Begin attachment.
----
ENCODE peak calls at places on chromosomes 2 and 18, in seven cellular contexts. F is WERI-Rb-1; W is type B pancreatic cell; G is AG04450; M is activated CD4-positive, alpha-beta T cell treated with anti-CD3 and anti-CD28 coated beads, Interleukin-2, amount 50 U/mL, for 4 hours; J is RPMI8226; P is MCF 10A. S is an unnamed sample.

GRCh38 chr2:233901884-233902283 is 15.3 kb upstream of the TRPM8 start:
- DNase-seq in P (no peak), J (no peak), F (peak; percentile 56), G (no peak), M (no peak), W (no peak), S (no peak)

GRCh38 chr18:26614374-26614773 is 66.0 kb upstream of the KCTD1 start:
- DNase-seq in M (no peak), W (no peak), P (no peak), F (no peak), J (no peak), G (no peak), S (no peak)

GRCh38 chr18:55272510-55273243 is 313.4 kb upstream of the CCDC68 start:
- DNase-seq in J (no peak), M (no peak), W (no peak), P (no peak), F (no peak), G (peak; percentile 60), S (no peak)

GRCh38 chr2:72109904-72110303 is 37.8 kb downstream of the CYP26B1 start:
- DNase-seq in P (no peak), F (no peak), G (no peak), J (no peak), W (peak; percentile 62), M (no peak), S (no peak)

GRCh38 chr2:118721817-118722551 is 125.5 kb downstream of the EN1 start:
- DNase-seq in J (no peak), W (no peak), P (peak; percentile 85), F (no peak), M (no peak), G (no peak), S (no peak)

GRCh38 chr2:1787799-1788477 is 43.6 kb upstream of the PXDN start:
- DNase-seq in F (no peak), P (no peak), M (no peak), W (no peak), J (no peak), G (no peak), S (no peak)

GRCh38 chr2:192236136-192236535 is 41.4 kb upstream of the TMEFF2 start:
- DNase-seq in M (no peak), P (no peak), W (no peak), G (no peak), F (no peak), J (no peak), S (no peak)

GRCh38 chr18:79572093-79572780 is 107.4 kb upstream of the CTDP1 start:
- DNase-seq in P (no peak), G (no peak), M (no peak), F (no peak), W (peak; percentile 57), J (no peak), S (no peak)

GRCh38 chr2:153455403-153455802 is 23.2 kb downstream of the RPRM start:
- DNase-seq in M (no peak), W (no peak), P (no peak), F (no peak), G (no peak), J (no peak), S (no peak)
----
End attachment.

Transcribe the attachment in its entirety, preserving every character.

ENCODE peak calls at places on chromosomes 2 and 18, in seven cellular contexts. F is WERI-Rb-1; W is type B pancreatic cell; G is AG04450; M is activated CD4-positive, alpha-beta T cell treated with anti-CD3 and anti-CD28 coated beads, Interleukin-2, amount 50 U/mL, for 4 hours; J is RPMI8226; P is MCF 10A. S is an unnamed sample.

GRCh38 chr2:233901884-233902283 is 15.3 kb upstream of the TRPM8 start:
- DNase-seq in P (no peak), J (no peak), F (peak; percentile 56), G (no peak), M (no peak), W (no peak), S (no peak)

GRCh38 chr18:26614374-26614773 is 66.0 kb upstream of the KCTD1 start:
- DNase-seq in M (no peak), W (no peak), P (no peak), F (no peak), J (no peak), G (no peak), S (no peak)

GRCh38 chr18:55272510-55273243 is 313.4 kb upstream of the CCDC68 start:
- DNase-seq in J (no peak), M (no peak), W (no peak), P (no peak), F (no peak), G (peak; percentile 60), S (no peak)

GRCh38 chr2:72109904-72110303 is 37.8 kb downstream of the CYP26B1 start:
- DNase-seq in P (no peak), F (no peak), G (no peak), J (no peak), W (peak; percentile 62), M (no peak), S (no peak)

GRCh38 chr2:118721817-118722551 is 125.5 kb downstream of the EN1 start:
- DNase-seq in J (no peak), W (no peak), P (peak; percentile 85), F (no peak), M (no peak), G (no peak), S (no peak)

GRCh38 chr2:1787799-1788477 is 43.6 kb upstream of the PXDN start:
- DNase-seq in F (no peak), P (no peak), M (no peak), W (no peak), J (no peak), G (no peak), S (no peak)

GRCh38 chr2:192236136-192236535 is 41.4 kb upstream of the TMEFF2 start:
- DNase-seq in M (no peak), P (no peak), W (no peak), G (no peak), F (no peak), J (no peak), S (no peak)

GRCh38 chr18:79572093-79572780 is 107.4 kb upstream of the CTDP1 start:
- DNase-seq in P (no peak), G (no peak), M (no peak), F (no peak), W (peak; percentile 57), J (no peak), S (no peak)

GRCh38 chr2:153455403-153455802 is 23.2 kb downstream of the RPRM start:
- DNase-seq in M (no peak), W (no peak), P (no peak), F (no peak), G (no peak), J (no peak), S (no peak)